Tragic Oakland Warehouse Fire Raises Issues of Liability

A tragic fire at an Oakland warehouse on December 3, 2016 has killed more than 30 people that were attending a concert.  The Oakland Fire Department continues to recover bodies and it is feared that the number of deaths could increase to as many as 40 to 50.

The property where the fire occurred was a warehouse, known as Oakland Ghost Ship, that neighbors claim had been converted to a place where artists lived and worked.  However, the City had not permitted the building for residential use or for use as a concert venue.  The concert, Golden Dorma 100% silk 2016 West Coast Tour, was advertised online, including a concert Facebook page.  A local resident stated that the warehouse is known by locals as the site for rave-style concerts.  Shockingly, it has been reported that sprinklers or fire alarms had not been installed in the building.  A spokesperson for the building owner claims that the owner did not know that people were living at the building or that it was being used for concerts and parties.

Some local residents have described the building as a tinderbox where tragedy was waiting to happen. Former residents of the building reported that they saw artists using butane torches, water being heated with propane, and sparking electrical wires.  The building was divided into a number of different sections that had been decorated with curtains and other fabrics.  The interior and exterior of the building was littered with debris that has been described as kindling.  The interior stairs consisted of wooden pallets that made it difficult to escape the inferno.  Most people died on the second floor where the concert took place.  It is inexcusable that the City of Oakland and the property owner allowed such a deathtrap to exist.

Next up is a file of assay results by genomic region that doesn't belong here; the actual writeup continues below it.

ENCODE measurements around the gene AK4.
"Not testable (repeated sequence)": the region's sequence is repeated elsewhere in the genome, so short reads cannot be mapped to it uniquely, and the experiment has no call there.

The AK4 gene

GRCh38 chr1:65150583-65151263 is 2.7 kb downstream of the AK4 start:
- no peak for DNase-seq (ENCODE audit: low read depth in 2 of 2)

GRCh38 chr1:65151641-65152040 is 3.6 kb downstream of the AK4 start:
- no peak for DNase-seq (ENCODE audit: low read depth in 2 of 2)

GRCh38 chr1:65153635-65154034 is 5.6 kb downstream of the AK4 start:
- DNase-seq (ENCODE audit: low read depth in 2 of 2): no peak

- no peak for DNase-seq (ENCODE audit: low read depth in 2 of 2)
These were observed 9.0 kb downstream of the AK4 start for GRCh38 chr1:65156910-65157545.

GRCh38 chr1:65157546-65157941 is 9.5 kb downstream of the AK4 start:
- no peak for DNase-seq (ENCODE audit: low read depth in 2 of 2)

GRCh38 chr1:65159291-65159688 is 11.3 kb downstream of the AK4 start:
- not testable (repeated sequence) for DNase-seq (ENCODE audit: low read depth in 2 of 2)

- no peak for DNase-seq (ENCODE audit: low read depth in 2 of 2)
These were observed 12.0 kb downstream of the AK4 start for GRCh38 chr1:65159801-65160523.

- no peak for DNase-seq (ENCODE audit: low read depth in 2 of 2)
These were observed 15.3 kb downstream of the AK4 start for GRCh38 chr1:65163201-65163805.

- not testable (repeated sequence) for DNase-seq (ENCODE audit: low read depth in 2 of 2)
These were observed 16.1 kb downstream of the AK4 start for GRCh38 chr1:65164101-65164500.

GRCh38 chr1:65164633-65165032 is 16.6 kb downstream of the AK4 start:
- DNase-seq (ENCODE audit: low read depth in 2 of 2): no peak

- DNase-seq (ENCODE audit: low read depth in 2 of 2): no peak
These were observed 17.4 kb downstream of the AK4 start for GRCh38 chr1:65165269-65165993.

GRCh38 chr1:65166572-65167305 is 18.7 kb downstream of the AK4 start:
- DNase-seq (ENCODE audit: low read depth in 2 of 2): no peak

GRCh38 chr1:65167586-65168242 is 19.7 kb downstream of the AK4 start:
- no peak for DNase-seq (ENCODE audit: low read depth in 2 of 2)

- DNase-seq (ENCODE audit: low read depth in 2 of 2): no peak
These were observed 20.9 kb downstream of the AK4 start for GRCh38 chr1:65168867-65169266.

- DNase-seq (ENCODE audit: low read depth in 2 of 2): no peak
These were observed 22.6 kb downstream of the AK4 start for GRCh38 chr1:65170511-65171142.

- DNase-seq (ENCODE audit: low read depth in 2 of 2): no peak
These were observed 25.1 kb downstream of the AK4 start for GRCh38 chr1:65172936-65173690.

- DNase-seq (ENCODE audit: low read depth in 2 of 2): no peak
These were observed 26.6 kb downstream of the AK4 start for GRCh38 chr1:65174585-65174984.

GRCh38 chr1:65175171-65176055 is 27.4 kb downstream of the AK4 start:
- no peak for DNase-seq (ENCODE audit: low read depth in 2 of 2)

A city official has described the warehouse as an “open secret” that he has been complaining about for years.  A search of city records has confirmed that the yard adjacent to the building had been a dump for all sorts of debris and the building was an eyesore and in disrepair.  City records also reveal recent code violations, including a record stating the building had been “remodeled for residential use.”  The city has yet to explain why it did not take action to prevent this horrible tragedy.

Generally, property owners can be held responsible for an unsafe condition that exists on their property.  A property owner must use reasonable care to keep the property in a reasonable safe condition, must use reasonable care to discover any unsafe condition, and must repair or give adequate warning of anything that could reasonably be expected to harm others.  In this case, the property owner had several unsafe conditions that created an obvious risk to the safety of others.  Some of the unsafe conditions that have been discovered include the failure of the property owner to install sprinklers or fire alarms, accumulation of trash and debris on the property, exposed electrical wires, unsafe egress from the building, and others.  In addition, Galine, Frye & Fitting will rigorously investigate and pursue claims against the City of Oakland for having knowledge of the unsafe conditions of the property and failing to take any action.

There are many unanswered questions and further investigation is needed.  Galine, Frye & Fitting is experienced in handling large fire cases throughout California.  The attorneys at Galine, Frye & Fitting will commence their investigation by reviewing the findings of law enforcement officials but will also retain the necessary experts to conduct an independent investigation of what caused the fire and the reasons the fire so quickly engulfed the building before the occupants could escape.  The culpable parties must be held accountable for this tragedy.

Contact the personal injury attorneys at Galine, Frye & Fitting for a free consultation.